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Coimbra, S.; Santos-Silva, A. HDL Subpopulations in Renal Disease. Encyclopedia. Available online: (accessed on 21 June 2024).
Coimbra S, Santos-Silva A. HDL Subpopulations in Renal Disease. Encyclopedia. Available at: Accessed June 21, 2024.
Coimbra, Susana, Alice Santos-Silva. "HDL Subpopulations in Renal Disease" Encyclopedia, (accessed June 21, 2024).
Coimbra, S., & Santos-Silva, A. (2021, July 01). HDL Subpopulations in Renal Disease. In Encyclopedia.
Coimbra, Susana and Alice Santos-Silva. "HDL Subpopulations in Renal Disease." Encyclopedia. Web. 01 July, 2021.
HDL Subpopulations in Renal Disease

Dyslipidemia is a major traditional risk factor for cardiovascular disease (CVD) in chronic kidney disease (CKD) patients, although the altered lipid profile does not explain the number and severity of CVD events. High-density lipoprotein (HDL) is a heterogeneous (size, composition, and functionality) population of particles with different atherogenic or atheroprotective properties. Further studies are warranted to clarify if different HDL subpopulations present different atheroprotective effects.

HDL subpopulations cardiovascular disease risk chronic kidney disease

1. Introduction

Chronic kidney disease (CKD) is characterized by a decline in kidney function and/or altered renal structure, causing a gradual to permanent loss of kidney function over time. In end-stage renal disease (ESRD), the worst stage of CKD, the loss of kidney function is irreversible, and patients require renal replacement therapy for survival.
CKD has a major effect on global death risk, being an important cause of morbidity and mortality worldwide [1]. In CKD patients, cardiovascular disease (CVD) events are the most frequent cause of death, with ESRD patients presenting the highest risk of mortality due to CVD [2]. According to the Global Burden Disease of Chronic Kidney Disease Collaboration report, kidney disease per se is an important independent risk factor for CVD [1]. Undeniably, there is a close relationship between CKD and CVD—the dysfunction of one organ causes dysfunction of the other, culminating in the failure of both organs, which is known as cardiorenal syndrome.
The high prevalence of traditional and non-traditional CVD risk factors has been pointed to as an explanation for the high incidence of CVD in CKD patients. In fact, the traditional CVD risk factors alone do not explain the high CV risk in CKD [3]. Moreover, standard clinical interventions for CVD management that are successful in the general population are often unsuccessful in reducing the mortality rate in CKD patients [3]. In the more severe stages of CKD, coronary artery disease (CAD), congestive heart failure, arrhythmias, and sudden cardiac death seem to be important causes of CV mortality [4].
Dyslipidemia is one of the major traditional risk factors for CVD in the general population, and the same occurs in CKD patients, showing dyslipidemia due to alterations in lipid metabolism. The most common changes in lipid profile include an increase in triglycerides (TG), lipoprotein (a), and oxidized lipids, and a reduction in high-density lipoprotein cholesterol (HDLc) values. Hypertriglyceridemia may be explained by an increase in apolipoprotein (Apo) C-III and impairment of very-low-density lipoprotein (VLDL) catabolism, due to lipoprotein lipase deficiency/dysfunction [5]. Both decreased production of Apo A-I and reduced activity of lecithin-cholesterol acyltransferase (LCAT) contribute to the reduction in HDL production observed in CKD [6]. In line with these changes, a rise in TG/HDLc values has been pointed to as a predictor of poor CVD outcome in CKD patients [7]. Decreased values of total cholesterol and low-density lipoprotein cholesterol (LDLc) have been also observed in ESRD patients [8]. These alterations in the lipid profile of CKD patients do not completely account for the number and severity of CVD events, which remain inappropriately high. Interventions in ESRD patients on dialysis with statins (3-hydroxy-3-methylglutaryl coenzyme A reductase inhibitors) provide limited protection for CVD events, despite the reduction in LDLc levels that is usually achieved [9].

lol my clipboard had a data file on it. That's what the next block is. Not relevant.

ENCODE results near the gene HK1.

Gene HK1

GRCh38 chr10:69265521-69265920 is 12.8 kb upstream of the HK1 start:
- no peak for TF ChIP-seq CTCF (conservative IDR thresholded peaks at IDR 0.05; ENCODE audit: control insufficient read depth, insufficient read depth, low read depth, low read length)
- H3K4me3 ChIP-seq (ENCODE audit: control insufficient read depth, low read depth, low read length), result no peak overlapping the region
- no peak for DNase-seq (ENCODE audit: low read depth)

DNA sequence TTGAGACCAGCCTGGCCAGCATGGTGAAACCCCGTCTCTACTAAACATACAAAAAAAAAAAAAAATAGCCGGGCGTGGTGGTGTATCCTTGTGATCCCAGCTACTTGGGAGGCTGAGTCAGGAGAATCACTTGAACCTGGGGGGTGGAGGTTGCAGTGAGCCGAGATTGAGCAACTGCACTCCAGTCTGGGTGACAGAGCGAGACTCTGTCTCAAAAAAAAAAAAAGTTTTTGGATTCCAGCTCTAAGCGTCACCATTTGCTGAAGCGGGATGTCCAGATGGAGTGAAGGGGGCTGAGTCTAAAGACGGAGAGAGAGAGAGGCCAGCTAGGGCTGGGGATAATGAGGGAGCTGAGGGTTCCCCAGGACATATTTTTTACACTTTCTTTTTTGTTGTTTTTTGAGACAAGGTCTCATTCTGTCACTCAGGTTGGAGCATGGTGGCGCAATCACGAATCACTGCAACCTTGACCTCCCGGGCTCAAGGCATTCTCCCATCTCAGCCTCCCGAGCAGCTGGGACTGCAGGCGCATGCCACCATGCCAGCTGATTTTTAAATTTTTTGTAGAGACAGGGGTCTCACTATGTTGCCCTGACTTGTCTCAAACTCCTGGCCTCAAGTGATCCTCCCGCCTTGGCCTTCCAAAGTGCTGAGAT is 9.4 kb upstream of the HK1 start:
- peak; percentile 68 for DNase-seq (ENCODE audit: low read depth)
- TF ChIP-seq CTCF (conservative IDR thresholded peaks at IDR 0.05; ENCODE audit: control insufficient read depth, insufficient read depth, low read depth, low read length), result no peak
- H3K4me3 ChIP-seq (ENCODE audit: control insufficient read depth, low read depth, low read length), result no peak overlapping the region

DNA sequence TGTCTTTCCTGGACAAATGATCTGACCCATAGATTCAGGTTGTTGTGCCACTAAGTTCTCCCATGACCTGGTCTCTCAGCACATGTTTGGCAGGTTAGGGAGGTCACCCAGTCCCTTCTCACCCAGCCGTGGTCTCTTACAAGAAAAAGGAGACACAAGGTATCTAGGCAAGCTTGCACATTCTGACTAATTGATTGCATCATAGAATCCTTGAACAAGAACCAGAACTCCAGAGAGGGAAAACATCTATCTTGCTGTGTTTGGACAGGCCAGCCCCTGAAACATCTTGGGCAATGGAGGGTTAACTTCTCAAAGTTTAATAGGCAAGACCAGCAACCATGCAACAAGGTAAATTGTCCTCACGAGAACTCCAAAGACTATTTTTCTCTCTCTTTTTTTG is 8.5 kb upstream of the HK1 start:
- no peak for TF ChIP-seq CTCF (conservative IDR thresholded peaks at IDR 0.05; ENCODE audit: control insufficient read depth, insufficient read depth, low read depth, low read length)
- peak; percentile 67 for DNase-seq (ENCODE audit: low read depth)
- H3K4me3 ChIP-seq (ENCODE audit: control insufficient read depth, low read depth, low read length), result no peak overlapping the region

HDL, as well as LDL, is a heterogeneous population of particles with different atherogenic or atheroprotective properties. It has been hypothesized that lipoproteins’ qualities (size, composition, and functionality) may be more important as CVD risk factors than their total circulating levels. HDLc and LDLc concentrations per se may not entirely reflect a beneficial or a risk profile for CVD. Data regarding the biology of these lipoproteins indicate that their subpopulations present different atherogenic/atheroprotective properties [10][11][12][13][14].

2. HDL Subpopulations and CVD Risk

Atherogenic alterations in lipoprotein subpopulations, with less functional HDL and LDL subpopulations, have been reported in several conditions associated with CVD risk, such as CAD, acute coronary syndrome (ACS), incident diabetes, and hypertension [10][11][12][13][14].
HDL is the smallest and the densest lipoprotein (density from 1.063 to 1.21 g/mL), composed of, approximately, 55% protein, 3–15% TG, 26–46% phospholipids, 15–30% cholesterol esters, and 2–10% cholesterol [15]. HDL functions comprise reverse cholesterol transport, as well as anti-inflammatory, anti-apoptotic, anti-thrombotic, and antioxidant effects [16]. HDL includes several subpopulations, differentiated by density, size, charge, and protein and lipid composition; this heterogeneous group of HDL subfractions is believed to present different roles in reverse cholesterol transport and different antioxidant and/or anti-inflammatory properties.